UNESCO adopted an anti-Israel resolution Thursday that disregards Judaism's historic connection to the Temple Mount and casts doubt on the link between Judaism and the Western Wall.
Twenty-four countries voted in favor of the decision while six voted against and 26 abstained while just two were missing from the vote.
The U.S., Britain, Germany, Holland, Lithuania and Estonia voted against the resolution.
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A senior source said that the efforts of Israeli diplomats significantly changed the votes of European states, none of which supported the motion. Israeli efforts, he said, succeeded in swaying France, Sweden, Slovenia, Argentina, Togo and India to abstain from the vote.
The resolution, which condemns Israel on several issues regarding Jerusalem and its holy sites, was advanced by the Palestinians alongside Egypt, Algeria, Morocco, Lebanon, Oman, Qatar and Sudan.
The resolution asserted that Jerusalem is holy to the three monotheistic religions: Judaism, Islam and Christianity. However, it includes a special section dealing with the Temple Mount, which says the site is sacred only to Muslims and fails to mention that it is sacred to the Jews as well. In fact, it mentions neither the Hebrew term for the site – Har HaBayit – nor its English equivalent, the Temple Mount. The site is referred to only by its Muslim names – Al-Aqsa Mosque and Haram al-Sharif.
Prime Minister Benjamin Netanyahu slammed the decision as "absurd theater," adding: "To say that Israel has no connection to the Temple Mount and the Western Wall is like saying that China has no connection to the Great Wall of China and that Egypt has no connection to the Pyramids."
"With this absurd decision, UNESCO lost the little legitimization it had left. But I believe that the historical truth is stronger and the truth will win," he said.
Israel's ambassador to UNESCO, Carmel Shama-Hacohen, said in response to the vote: "The Palestinians have lost all support in Europe, including France, Spain and even Sweden. Along with the shift of position of key countries such as India and Argentina to abstention, the vote constitutes a significant achievement [for Israel] compared to the opening conditions for prior votes."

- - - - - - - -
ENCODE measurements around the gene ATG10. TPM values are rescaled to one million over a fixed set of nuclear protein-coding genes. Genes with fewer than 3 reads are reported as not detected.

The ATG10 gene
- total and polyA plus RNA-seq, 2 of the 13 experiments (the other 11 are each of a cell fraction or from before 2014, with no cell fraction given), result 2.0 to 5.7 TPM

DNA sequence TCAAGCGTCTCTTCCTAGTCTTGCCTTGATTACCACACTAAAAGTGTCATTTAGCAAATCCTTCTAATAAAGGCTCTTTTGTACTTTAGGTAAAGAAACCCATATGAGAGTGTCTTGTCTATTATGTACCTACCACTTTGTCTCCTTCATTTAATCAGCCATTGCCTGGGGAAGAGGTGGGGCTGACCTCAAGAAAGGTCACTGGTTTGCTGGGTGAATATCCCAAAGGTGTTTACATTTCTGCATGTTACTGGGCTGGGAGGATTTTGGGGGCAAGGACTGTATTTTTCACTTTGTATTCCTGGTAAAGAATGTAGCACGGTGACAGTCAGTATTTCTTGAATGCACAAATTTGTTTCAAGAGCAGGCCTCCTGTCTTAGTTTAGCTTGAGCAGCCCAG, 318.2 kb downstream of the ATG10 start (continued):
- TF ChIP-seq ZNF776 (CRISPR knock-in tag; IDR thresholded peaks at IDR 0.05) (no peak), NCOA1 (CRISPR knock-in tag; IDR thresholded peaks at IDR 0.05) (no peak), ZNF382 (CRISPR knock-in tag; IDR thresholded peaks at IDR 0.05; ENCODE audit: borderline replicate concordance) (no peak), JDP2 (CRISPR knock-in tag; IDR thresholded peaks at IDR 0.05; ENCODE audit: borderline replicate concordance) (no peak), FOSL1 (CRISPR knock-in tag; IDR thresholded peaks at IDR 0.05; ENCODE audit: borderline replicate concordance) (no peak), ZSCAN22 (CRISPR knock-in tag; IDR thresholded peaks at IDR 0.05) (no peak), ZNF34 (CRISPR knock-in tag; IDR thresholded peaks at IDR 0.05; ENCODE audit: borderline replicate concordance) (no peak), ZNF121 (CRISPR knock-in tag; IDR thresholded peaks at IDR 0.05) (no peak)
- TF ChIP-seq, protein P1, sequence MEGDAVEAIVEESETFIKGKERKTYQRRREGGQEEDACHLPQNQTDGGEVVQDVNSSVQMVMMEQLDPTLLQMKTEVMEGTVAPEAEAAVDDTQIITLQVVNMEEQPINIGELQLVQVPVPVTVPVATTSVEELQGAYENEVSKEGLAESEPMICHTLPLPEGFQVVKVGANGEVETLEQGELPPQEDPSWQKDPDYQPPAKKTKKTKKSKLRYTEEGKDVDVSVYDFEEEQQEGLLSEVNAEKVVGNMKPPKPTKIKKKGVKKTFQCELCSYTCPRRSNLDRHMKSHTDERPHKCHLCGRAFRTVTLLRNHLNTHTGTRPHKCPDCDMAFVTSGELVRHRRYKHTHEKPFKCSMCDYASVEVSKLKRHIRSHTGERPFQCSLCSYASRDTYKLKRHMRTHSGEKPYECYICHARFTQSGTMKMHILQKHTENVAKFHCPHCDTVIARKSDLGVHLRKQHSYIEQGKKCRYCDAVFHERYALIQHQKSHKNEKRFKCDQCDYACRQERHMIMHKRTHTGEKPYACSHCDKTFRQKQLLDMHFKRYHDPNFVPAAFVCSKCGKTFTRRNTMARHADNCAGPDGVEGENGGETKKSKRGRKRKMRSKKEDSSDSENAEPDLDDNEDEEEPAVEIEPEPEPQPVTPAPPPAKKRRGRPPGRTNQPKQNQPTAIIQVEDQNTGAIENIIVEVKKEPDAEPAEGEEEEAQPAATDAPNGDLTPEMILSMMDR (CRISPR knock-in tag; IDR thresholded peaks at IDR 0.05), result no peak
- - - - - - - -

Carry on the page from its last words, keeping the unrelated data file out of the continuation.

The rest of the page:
The UNESCO executive board adopted a similar resolution at the organization’s previous conference in April. The resolution was passed with the support of a number of European states, headed by France. This caused an acute diplomatic crisis between Israel and France, which included a harsh telephone call between Prime Minister Benjamin Netanyahu and French President Francois Hollande.
The French president and other senior French officials promised after that incident that they would not support such resolutions in the future.
The Palestinian Authority welcomed the vote, adding that it regrets that "few countries succumbed to the PR bullying orchestrated by Israel, which shifted the focus from Israel's illegal and colonial actions in occupied East Jerusalem to issues irrelevant to the content and objectives of the resolutions, which aims to put an end to Israel's dangerous and illegal actions against holy sites in Jerusalem and Palestinian rights, including the right to worship."
"This is especially regrettable since those member states are well aware of the dangerous situation in Jerusalem," the statement added.
Chairman of the Zionist Union party and leader of the Israeli opposition, Isaac Herzog, urged UNESCO to withdraw the resolution, saying: "UNESCO betray their mission, and give a bad name to diplomacy and the international institutions. Whoever wants to rewrite history, to distort fact, and to completely invent the fantasy that the Western Wall and Temple Mount have no connection to the Jewish people, is telling a terrible lie that only serves to increase hatred."